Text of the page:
“An exceptional novel . . . Depestre’s masterpiece and one of the greatest examples of Haitian literature.”
New York Journal of Books

“The most important thing a work-in-translation can offer a reader [is] perspective on a place, people, and language we don’t immediately have access to, or one that runs counter to conventional, cliché narratives. Glover’s book does that in aces.”
Words Without Borders

“You’ve never read about a zombie like Hadriana. Transformed into the walking dead on her wedding day, Hadriana becomes part of popular legend, one imbued with magic, eroticism, and even humor.”
Tor.com

“You do not need to believe in zombies or Vodou to be carried away by this story—a metaphor for all forms of dispossession . . . René Depestre has gone beyond nostalgia to write a sumptuous love story.”
Le Monde


Description

With a foreword by Edwidge Danticat. Translated from the French by Kaiama L. Glover.

Hadriana in All My Dreams, winner of the prestigious Prix Renaudot, takes place primarily during Carnival in 1938 in the Haitian village of Jacmel. A beautiful young French woman, Hadriana, is about to marry a Haitian boy from a prominent family. But on the morning of the wedding, Hadriana drinks a mysterious potion and collapses at the altar. Transformed into a zombie, her wedding becomes her funeral. She is buried by the town, revived by an evil sorcerer, then disappears into popular legend.

Set against a backdrop of magic and eroticism, and recounted with delirious humor, the novel raises universal questions about race and sexuality. The reader comes away enchanted by the marvelous reality of Haiti’s Vodou culture and convinced of Depestre’s lusty claim that all beings—even the undead ones—have a right to happiness and true love.

From the introduction by Edwidge Danticat:

Despestre offers us the kind of tale we rarely get in the hundreds of zombie stories featuring Haitians, stories set both inside and outside of Haiti. In Hadriana in All My Dreams we get both langaj—the secret language of Haitian Vodou—as well as the type of descriptive, elegiac, erotic, and satirical language, and the artistic license needed to create this most nuanced and powerful novel.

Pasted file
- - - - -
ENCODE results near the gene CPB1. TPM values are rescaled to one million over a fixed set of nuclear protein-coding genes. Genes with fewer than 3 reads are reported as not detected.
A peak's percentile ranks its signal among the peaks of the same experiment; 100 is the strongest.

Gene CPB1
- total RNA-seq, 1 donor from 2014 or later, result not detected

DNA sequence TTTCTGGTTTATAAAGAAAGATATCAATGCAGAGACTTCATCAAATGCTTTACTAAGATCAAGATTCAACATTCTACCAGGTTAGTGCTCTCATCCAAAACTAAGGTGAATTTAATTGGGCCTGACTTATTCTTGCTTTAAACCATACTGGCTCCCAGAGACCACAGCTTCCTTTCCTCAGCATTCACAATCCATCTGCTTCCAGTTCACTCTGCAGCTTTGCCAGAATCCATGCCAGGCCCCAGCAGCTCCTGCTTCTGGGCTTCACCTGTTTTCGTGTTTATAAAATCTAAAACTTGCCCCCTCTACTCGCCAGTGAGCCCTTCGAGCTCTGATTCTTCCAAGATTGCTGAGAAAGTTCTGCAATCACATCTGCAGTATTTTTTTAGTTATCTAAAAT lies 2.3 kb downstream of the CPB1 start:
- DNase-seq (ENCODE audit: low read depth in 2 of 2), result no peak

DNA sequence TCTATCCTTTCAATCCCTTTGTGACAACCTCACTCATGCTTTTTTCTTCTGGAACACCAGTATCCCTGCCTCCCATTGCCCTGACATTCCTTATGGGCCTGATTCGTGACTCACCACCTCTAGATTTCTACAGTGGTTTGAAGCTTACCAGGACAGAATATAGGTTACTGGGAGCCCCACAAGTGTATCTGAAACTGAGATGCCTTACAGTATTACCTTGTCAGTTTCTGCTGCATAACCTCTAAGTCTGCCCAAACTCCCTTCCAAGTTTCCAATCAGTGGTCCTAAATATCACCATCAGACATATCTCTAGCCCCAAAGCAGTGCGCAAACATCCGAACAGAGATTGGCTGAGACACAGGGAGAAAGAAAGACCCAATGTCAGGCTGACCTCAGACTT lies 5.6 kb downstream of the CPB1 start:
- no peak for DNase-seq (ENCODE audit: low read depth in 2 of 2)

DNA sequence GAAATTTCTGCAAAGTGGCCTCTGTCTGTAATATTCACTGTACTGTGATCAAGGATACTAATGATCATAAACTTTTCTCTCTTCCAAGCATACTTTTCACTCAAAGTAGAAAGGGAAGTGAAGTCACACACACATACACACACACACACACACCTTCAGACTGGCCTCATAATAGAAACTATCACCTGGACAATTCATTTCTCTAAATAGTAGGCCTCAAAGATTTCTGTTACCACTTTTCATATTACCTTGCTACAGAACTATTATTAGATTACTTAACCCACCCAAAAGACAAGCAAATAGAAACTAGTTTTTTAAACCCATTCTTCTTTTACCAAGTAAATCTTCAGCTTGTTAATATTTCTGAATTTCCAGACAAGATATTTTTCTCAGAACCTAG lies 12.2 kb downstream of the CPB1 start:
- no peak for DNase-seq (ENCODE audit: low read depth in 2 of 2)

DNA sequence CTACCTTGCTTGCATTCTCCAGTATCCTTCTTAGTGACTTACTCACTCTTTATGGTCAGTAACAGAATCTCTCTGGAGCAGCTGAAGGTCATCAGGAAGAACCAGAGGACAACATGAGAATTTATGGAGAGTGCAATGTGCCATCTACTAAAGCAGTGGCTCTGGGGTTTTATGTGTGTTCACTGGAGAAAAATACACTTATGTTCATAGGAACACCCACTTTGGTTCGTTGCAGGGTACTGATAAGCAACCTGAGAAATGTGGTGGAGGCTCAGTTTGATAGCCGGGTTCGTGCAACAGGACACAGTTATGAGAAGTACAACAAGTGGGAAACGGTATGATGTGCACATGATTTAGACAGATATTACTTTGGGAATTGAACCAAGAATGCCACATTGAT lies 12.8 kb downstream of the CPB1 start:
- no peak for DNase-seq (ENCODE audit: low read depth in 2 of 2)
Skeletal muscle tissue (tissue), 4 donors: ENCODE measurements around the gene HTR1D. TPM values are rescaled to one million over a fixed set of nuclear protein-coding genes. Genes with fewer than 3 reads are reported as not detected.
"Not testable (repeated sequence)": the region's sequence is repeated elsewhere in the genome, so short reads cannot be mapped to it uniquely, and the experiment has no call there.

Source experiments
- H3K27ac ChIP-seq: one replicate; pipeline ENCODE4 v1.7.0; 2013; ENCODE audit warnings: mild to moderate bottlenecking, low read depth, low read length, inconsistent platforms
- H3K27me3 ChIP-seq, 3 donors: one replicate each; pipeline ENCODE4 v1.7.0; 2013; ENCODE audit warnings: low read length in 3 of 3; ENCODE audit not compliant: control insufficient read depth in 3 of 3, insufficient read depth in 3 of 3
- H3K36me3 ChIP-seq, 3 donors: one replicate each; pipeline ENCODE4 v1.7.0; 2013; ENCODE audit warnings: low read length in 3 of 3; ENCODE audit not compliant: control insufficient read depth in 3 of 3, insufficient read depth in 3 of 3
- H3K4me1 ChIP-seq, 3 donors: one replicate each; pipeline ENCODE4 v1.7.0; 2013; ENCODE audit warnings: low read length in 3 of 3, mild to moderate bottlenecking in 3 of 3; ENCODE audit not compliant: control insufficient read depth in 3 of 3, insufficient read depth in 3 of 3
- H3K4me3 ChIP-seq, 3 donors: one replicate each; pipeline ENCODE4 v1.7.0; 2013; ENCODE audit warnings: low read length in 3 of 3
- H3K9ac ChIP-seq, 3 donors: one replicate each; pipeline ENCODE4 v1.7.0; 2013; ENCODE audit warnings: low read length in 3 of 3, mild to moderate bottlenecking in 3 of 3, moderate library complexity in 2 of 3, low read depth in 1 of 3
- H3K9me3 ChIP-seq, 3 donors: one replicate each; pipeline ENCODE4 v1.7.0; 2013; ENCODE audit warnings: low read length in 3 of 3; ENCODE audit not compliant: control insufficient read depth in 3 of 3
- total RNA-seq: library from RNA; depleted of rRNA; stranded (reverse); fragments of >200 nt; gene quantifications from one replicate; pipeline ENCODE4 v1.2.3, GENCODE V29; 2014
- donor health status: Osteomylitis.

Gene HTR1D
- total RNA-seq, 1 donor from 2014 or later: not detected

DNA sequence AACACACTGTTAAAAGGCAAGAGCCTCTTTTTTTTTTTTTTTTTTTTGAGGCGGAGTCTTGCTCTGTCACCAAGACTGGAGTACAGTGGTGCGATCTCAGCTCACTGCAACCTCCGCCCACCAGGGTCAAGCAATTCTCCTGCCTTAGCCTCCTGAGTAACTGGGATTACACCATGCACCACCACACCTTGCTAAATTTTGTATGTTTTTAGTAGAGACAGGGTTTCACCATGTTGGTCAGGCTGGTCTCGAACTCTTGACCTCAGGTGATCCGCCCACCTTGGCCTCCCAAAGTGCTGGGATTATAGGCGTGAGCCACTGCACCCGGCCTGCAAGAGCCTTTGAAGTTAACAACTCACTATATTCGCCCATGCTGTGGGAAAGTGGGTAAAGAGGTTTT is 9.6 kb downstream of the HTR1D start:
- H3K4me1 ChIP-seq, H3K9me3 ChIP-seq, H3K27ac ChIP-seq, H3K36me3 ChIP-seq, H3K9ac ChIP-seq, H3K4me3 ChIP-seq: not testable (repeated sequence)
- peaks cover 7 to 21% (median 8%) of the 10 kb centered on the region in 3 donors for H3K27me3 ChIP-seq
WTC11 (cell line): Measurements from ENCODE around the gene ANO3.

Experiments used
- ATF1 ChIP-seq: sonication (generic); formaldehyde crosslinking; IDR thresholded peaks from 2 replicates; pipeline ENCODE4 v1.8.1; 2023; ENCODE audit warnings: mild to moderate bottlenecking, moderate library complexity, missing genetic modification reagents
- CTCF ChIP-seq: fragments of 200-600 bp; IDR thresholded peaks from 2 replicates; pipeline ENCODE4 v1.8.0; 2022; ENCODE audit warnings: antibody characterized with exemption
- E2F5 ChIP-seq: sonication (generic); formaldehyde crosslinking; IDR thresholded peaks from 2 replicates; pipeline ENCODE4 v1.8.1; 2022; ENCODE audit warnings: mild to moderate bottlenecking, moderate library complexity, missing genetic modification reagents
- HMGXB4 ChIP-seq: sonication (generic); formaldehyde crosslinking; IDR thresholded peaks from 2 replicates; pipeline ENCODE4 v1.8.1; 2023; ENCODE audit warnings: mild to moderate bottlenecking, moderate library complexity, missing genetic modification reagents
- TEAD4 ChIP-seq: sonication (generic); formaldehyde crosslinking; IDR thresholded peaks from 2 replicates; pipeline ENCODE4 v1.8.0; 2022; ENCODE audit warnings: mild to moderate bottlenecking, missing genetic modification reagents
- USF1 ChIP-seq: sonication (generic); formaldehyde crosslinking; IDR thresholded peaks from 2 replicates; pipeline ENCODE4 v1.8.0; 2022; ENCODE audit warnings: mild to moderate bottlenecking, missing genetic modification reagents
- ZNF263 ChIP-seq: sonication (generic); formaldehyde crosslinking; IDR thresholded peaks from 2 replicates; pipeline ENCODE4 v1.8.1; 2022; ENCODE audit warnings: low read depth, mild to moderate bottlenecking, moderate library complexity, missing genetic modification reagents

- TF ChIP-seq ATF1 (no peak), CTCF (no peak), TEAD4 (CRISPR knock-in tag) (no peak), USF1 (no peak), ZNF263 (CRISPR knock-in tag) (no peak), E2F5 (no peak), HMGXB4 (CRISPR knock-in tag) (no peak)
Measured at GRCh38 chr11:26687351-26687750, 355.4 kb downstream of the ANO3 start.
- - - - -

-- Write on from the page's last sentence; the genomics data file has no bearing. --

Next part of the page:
Read an excerpt from Hadriana in All My Dreams at Lit Hub.

Featured in Poets & Writers’s Page One Column.

Included in Speculative Fiction in Translation‘s New Releases roundup.

One of the 10 Best New Books to Read This May, Chicago Review of Books.

Read an excerpt from Hadriana in All My Dreams at Caribbean Beat Magazine

Hadriana in All My Dreams included as a July staff pick at City Lights Bookstore.


Book Details

  • Paperback: 160 pages
  • Published: 5/2/17
  • IBSN: 9781617755330
  • e-IBSN: 9781617755552

Authors

EDWIDGE DANTICAT was born in Haiti and moved to the United States when she was twelve. She is the editor of Haiti Noir, Haiti Noir 2: The Classics, and the author of several books, including Breath, Eyes, Memory (an Oprah’s Book Club selection), Krik? Krak! (a National Book Award finalist), The Farming of Bones (an American Book Award winner), and the novel-in-stories The Dew Breaker. She has also written several young adult novels and a travel narrative, After the Dance: A Walk Through Carnival in Jacmel. Her memoir, Brother, I’m Dying, was a 2007 finalist for the National Book Award and a 2007 winner of a National Book Critics Circle Award for autobiography. She is a 2009 recipient of the John D. and Catherine T. MacArthur Foundation grant and she lives in Miami.

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René Depestre, born in 1926, is one of the most important voices of Haitian literature. A peer of seminal figures like Aimé Césaire, Pablo Neruda, and André Breton, Depestre has engaged with the politics/aesthetics of negritude, social realism, and surrealism for more than half a century. Having lived through significant moments in Haitian and New World history—from the overthrow of Haitian dictator Élie Lescot in 1946, to the first Congress of Black Writers and Artists in Paris in 1956, to a struggle with Haiti’s François “Papa Doc” Duvalier in 1957, to a collaboration with Cuban revolutionary Che Guevara and a fraught relationship with Fidel Castro in the 1960s and ’70s—Depestre is uniquely positioned to reflect on the extent to which the Americas and Europe are implicated in Haiti’s past and present. He is the author of Hadriana in All My Dreams. Author Photo by Jacques Sassier © Editions Gallimard